The traditional social lines that are usually drawn between 'students' and 'teachers' are smudged just slightly but in the most wonderful of ways. I know that they like their class - and see as how more and more of them pile into my photography class from the hallways: they seem to like me.
However, what they don't understand is how much I learn and benefit from them. They don't know how much they inspire me - not only as a teacher, but as a Mom and as a person. There are so many days when I have entered that room feeling somewhat overwhelmed by things going on in our lives - and yet after two hours with these kids.... I leave feeling hopeful and re-energized.
I'm not saying that kids like these don't exist in other schools... I'm sure they do. But, in this school they are everywhere.... and it's humbling.
I have students in my photography class who are *way* ahead of where I was several years into my career - they are blowing me away with their attention to detail and willingness to learn. Their images are nothing short of stunning...
I know that every child shines... by my kids - these kids - they SPARKLE.
Being around them makes me a better person and a better Mom and reminds me all the time why we chose to homeschool The Boy. It's a reminder that may be he'll be a little behind in Maths or whatever - but he'll be *Ahead* in soooooo many other facets of his eduation and personal development that it'll be worth a bit of catch-up when it's needed.
Because this amazingwonderfulawesome group of kids is between the ages of 12 and 14.
These are middle school kids..... playing Tiny Dancer for me on days when I'm feeling sad and bringing me more joy than I could have ever known at times in my life when it seemed like only sadness was around.
And then I'm grateful.... grateful that in the face of everything that has happened, I haven't changed, I haven't allowed anger and bitter resentment to change me or change my course. I've continued to make the choices and decisions I would have otherwise made.... and go fucking thing because several of these kids and their parents READ this blog. lololol
Clearly though... they are aware of my fondness for fbombs.
Thank f*ck for that. hahahahaha
One of the parents recently pulled me aside and told me that their child saw me on the news in the summer, they found the site and the sign and they both read The Blog. At first, she said, they were a bit concerned about the mature nature of what was happening in my life and wondered if they should keep the child from reading The Blog, so as not to expose them to nastiness or adult things and such. In the end, they let them keep reading.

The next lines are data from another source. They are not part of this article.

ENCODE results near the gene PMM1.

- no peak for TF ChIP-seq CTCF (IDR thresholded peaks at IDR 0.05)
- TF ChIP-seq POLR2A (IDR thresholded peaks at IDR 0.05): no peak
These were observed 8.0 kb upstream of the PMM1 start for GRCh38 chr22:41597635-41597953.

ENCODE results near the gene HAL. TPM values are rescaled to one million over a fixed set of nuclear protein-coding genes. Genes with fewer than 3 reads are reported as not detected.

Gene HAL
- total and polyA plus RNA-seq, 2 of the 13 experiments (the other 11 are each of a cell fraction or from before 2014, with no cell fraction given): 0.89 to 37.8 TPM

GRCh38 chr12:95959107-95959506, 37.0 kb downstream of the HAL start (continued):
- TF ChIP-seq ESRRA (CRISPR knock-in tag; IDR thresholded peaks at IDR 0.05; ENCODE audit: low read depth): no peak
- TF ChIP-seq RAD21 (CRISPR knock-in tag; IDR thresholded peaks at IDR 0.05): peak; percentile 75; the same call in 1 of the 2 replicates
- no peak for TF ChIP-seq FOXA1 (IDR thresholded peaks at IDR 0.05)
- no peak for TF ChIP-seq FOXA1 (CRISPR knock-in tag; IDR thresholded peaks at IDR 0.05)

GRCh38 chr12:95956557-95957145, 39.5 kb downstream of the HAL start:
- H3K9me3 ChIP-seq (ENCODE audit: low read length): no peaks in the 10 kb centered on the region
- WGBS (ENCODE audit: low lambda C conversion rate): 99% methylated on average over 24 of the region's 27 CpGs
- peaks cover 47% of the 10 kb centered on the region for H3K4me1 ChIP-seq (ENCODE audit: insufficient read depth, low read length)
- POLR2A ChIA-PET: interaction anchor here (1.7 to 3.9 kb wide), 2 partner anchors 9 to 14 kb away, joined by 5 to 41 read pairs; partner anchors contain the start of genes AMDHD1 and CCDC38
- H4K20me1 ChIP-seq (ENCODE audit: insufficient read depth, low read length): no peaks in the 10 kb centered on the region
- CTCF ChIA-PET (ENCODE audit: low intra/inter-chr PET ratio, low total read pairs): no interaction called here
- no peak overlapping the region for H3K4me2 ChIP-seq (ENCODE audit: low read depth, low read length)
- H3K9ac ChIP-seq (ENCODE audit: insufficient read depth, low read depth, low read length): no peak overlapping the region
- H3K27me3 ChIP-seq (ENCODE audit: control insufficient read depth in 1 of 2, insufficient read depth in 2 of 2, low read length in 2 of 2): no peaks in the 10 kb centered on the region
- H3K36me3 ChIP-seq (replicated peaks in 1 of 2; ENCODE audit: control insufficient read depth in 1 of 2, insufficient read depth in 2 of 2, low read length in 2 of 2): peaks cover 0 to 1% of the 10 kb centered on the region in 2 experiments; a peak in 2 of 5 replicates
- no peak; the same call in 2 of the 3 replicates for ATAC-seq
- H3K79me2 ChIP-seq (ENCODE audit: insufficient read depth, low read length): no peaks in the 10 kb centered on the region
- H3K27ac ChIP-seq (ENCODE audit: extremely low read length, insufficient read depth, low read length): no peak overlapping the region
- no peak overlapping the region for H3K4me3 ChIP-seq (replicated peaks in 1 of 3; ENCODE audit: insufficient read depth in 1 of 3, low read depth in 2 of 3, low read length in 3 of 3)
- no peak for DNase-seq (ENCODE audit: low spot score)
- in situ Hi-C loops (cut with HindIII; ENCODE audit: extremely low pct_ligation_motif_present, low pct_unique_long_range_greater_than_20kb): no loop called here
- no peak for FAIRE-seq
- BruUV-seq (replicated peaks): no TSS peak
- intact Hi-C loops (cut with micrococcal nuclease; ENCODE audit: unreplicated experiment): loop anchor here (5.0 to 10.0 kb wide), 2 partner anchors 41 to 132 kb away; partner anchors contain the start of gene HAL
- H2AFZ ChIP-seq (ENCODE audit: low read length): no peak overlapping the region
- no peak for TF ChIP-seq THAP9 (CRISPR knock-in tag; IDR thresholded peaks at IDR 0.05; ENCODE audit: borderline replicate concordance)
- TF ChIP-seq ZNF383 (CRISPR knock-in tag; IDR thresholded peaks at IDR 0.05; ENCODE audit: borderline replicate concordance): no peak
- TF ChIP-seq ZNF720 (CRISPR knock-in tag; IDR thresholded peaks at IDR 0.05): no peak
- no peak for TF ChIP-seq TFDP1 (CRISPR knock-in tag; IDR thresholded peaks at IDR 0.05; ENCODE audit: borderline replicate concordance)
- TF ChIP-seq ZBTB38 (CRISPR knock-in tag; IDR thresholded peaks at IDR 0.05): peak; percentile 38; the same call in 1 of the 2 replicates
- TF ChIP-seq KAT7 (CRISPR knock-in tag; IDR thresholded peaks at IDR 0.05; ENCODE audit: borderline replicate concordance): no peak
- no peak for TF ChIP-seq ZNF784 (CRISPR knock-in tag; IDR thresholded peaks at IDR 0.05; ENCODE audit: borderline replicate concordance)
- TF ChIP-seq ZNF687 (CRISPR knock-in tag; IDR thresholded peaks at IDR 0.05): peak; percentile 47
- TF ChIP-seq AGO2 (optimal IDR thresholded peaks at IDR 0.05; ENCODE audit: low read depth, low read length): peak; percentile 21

She had pulled me aside to say that while she understands I make my own choices for my own, personal reasons, and that I have written several times about having to answer to my own children in twenty years time - she said to me,
"What you fail to understand if that you are answering to my child right now. They trust you, they look to you, in the classroom setting - as someone to listen to and learn from."
and... I'll be honest... my stomach sunk just a little because I wasn't sure what was coming next..... lololol
"And while we thought at first we should limit their exposure to your personal life, in the end, I'm glad we didn't. What our child has seen is someone faced with deception and betrayal, but who stayed the course of doing what they thought was right. They saw you using humor in your real life and your 'online life' and now my child see's someone who faced troubled waters but rowed on through with honesty and truth and patience."
Um...... ok I think?
She finished by saying this....."Now I'm not sure where they have learned the most, by being your student, or your 'friend' and watching you live this tragedy. Either way, those are life lessons I don't know how to have taught them and I'm grateful that you set the example you have because the lessons that were learned are important for your children and mine."
And then I bawled like a damn baby.
Big fat tears... big ole' ugly cry. lololol
I'm such a freakin' train-wreck sometimes... how can I be teaching *anyone* anything? ... seriously?!?!?!
But, at the same time, I've ever more grateful that I haven't detoured from me, because while it never occurred to me that young people so close to me would be watching.
Phew... glad I didn't f*ck that up.
Mother, "scorned wife", photographer, designer, potential blog writer and recent guest on The View.... life's been pretty crazy as of late - crazybeautiful that is!
You can see some of Elle's photography at: